“That has been a consistent concern we have seen in marketing properties in that area,” he said. “Until that is dealt with affectively that’s going to be a lingering issue.”
Despite the recession and rising unemployment, the Milwaukee Police Department has reported a decrease of crime in the city. MPD recently reported that “violent crime” in the first half of this year is down 15.5 percent from 2008 and 27 percent from 2007. Reports of robbery, aggravated assault, burglary, theft and auto theft in the first half of the year are all down significantly from 2008, according to the MPD. Homicides in the city were up 18.2 percent this year to 39, compared to 33 in the first half of 2008, but are still 18.8 percent lower than the first half of 2007, which had 48.
“Public safety has been my first priority as mayor,” Barrett said. “We are now headed in the right direction.”
“I’m (in the neighborhood near the Tower site) a lot. I never have any issues,” Horn said.
But despite those improving crime statistics, the perception of the central city as a dangerous place to be is still keeping many businesses away.
“It takes awhile for perceptions to turn around,” Barry said.
But real estate brokers are noticing the efforts by Milwaukee Police Chief Ed Flynn to reduce crime in the city.
“I certainly think things seem to be going in the right direction under the new police chief,” Barry said.
“We’ve got a police chief that’s doing a lot better job,” said David Boerke, principal of Milwaukee-based The Boerke Company Inc.
Another obstacle for the Tower site will be regulations that discourage businesses from coming to the city such as a sick leave mandate (which for now has been ruled unconstitutional) or prevailing wage requirements attached to city assistance for development, Horn said.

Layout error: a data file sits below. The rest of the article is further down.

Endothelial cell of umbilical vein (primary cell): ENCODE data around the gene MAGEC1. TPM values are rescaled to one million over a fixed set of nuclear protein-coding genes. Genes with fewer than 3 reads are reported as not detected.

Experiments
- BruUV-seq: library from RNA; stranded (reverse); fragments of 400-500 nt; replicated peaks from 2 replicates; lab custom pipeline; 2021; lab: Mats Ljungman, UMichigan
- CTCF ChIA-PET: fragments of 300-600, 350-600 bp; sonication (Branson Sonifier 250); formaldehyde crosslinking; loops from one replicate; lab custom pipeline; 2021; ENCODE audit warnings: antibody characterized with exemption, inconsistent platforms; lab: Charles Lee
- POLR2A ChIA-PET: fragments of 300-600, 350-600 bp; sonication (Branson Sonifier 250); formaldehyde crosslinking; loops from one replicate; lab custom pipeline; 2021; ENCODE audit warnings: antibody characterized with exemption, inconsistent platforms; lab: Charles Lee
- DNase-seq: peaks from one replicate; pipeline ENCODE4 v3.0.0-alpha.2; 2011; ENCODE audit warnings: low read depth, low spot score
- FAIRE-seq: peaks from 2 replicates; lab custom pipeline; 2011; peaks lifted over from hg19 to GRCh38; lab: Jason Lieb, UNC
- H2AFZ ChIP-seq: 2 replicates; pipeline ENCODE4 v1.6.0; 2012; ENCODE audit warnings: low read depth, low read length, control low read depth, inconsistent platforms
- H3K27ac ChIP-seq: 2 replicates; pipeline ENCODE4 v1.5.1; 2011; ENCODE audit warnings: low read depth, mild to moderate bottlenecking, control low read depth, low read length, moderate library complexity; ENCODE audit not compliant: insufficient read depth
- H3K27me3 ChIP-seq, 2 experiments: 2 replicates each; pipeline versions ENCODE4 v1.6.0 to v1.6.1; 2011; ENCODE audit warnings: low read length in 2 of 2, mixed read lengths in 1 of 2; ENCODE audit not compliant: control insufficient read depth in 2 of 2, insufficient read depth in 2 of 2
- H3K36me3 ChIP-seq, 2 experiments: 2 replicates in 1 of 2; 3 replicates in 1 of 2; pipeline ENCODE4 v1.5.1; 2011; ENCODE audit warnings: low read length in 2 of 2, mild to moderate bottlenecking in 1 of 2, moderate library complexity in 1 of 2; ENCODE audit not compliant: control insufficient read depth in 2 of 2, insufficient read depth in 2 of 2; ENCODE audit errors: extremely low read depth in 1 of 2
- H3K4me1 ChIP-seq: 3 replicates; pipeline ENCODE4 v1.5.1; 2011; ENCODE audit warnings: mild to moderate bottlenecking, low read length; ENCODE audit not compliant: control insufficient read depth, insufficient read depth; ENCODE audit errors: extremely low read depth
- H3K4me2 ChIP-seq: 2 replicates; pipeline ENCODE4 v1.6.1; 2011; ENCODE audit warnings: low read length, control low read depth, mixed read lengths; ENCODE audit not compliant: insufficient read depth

In the Menomonee Valley, city officials eagerly sought businesses with “family supporting” jobs and rejected operations with a small number of jobs, or low-paying jobs. In an ordeal that many in the business community have not forgotten New Berlin-based Buyseasons Inc. expressed interest in moving to the Menomonee Valley. Ald. Robert Donovan and U.S. Rep. Gwen Moore, D-Milwaukee, said they didn’t want the company there because its wages were too low and too many of its employees were seasonal.
Stung by that criticism, Buyseasons decided to expand in New Berlin instead, even though the Common Council eventually approved its plans to come to the Valley. Buyseasons built a 360,000-square-foot facility in New Berlin, now has 400 employees (150 full-time and 250-part time), and its president says the company is “bursting at the seams” in New Berlin and may need to expand again.
It remains to be seen what job standards the city will have for businesses interested in located at the Tower site. Barrett said the city will do a marketing study to determine what types of businesses that will be attracted to the Tower site, and what employment and wage expectations will be reasonable.
“In the valley we set forth a minimum jobs per acre requirement,” Barrett said. “That has worked well. (But the Tower property) is a different site than the valley.”
Considering the challenges facing the Tower site it will be interesting to see if city officials are again as picky about which businesses are allowed to move in.
Yet despite its challenges, the Tower site has several advantages. The property is close to a large pool of available workers.
“There’s a big employment base there,” Flood said.
The property will likely be cheap and the city may provide incentives for businesses to locate there.
“It is not going to be expensive to locate there,” Barrett said. “I certainly will not take city partnerships off the table.”
“It’s going to be tougher than the valley, no doubt,” said David Boerke, principal of Milwaukee-based The Boerke Company Inc. “(But) I do think the area has a fair amount of potential. There are a surprising number of high tech companies already located in the area,” he said pointing to DRS Technologies Inc., Eaton Corp. and Astronautics Corp. of America. However, Eaton and Astronautics have been looking for new locations.
Barrett said city officials will work hard to attract businesses to the Tower site and revitalize the neighborhood.
“I need to have businesses located there,” he said.